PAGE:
Sometimes it isn't enough to just read about it. You have to interact with it! And that's exactly what you do when you use one of The Physics Classroom's Interactives. We would like to suggest that you combine the reading of this page with the use of our Projectile Motion Simulator. You can find it in the Physics Interactives section of our website. The simulator allows one to explore projectile motion concepts in an interactive manner. Change a height, change an angle, change a speed, and launch the projectile.

Answer the following questions and click the button to see the answers.

1. Aaron Agin is resolving velocity vectors into horizontal and vertical components. For each case, evaluate whether Aaron's diagrams are correct or incorrect. If incorrect, explain the problem or make the correction.

2. Use trigonometric functions to resolve the following velocity vectors into horizontal and vertical components. Then utilize kinematic equations to calculate the other motion parameters. Be careful with the equations; be guided by the principle that "perpendicular components of motion are independent of each other."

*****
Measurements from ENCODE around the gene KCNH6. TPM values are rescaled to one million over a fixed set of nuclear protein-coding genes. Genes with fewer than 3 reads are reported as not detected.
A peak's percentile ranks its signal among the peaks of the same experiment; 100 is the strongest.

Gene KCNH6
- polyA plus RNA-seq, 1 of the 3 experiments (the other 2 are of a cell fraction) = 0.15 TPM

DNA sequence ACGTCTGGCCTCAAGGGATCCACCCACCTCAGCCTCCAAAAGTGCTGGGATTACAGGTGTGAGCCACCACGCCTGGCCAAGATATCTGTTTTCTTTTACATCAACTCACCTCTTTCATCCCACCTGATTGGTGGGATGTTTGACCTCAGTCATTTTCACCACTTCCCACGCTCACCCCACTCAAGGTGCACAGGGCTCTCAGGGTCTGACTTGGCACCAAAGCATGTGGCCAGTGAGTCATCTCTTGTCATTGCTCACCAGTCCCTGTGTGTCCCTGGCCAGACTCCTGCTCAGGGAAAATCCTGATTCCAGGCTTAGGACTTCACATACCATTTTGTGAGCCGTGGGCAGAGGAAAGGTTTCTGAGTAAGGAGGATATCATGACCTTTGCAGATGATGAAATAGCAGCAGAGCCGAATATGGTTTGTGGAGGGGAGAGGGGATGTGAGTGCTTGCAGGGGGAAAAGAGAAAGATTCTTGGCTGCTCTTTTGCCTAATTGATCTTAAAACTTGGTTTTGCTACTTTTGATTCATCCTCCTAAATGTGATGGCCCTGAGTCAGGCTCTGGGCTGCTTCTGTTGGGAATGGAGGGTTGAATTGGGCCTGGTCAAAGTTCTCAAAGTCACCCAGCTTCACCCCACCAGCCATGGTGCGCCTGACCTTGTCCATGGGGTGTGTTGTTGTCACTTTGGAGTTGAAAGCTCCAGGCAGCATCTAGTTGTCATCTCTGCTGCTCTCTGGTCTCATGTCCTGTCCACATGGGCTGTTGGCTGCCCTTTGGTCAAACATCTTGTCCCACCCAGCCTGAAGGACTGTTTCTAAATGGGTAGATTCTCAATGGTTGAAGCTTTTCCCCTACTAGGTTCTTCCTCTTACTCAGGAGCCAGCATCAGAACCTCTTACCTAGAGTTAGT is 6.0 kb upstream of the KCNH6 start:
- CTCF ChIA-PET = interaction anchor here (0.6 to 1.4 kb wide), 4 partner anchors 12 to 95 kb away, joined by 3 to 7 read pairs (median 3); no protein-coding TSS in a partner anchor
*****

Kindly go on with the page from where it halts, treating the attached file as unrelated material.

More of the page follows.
See Answer A: vix = 9.5 m/s • cos(40 degrees) = 7.28 m/s B : viy = 9.5 m/s • sin(40 degrees) = 6.11 m/s C: tup = (6.11 m/s) / (9.8 m/s/s) = 0.623 s D: ttotal = 2 • (0.623 s) = 1.25 s E: x = 7.28 m/s • 1.25 s = 9.07 m F: y = (6.11 m/s) • (0.623 s) + 0.5*(-9.8 m/s/s) • (0.623 s )2 = 1.90 m See Answer G: vix = 25 m/s • cos (60 degrees) = 12.5 m/s H: viy = 25 m/s • sin (60 degrees) = 21.7 m/s I: tup = (21.7 m/s) / (9.8 m/s/s) = 2.21 s J: ttotal = 2 • 2.21 s = 4.42 s K: x = 12.5 m/s • 4.42 s = 55.2 m L: y = 21.7 m/s • 2.21 s + 0.5 • (-9.8 m/s/s) • (2.21 s )2 = 23.9 m See Answer M: vix = 30 m/s • cos (30 degrees) = 26.0 m/s N: viy = 30 m/s • sin (30 degrees) = 15.0 m/s O: tup = (15.0 m/s) / (9.8 m/s/s) = 1.53 s P: ttotal = 2 • 1.53 s = 3.06 s Q: x = 26.0 m/s • 3.06 s = 79.5 m R: y = 15.0 m/s • 1.53 s + 0.5 • (-9.8 m/s/s) • (1.53 s )2 = 11.5 m

3. Utilize kinematic equations and projectile motion concepts to fill in the blanks in the following tables.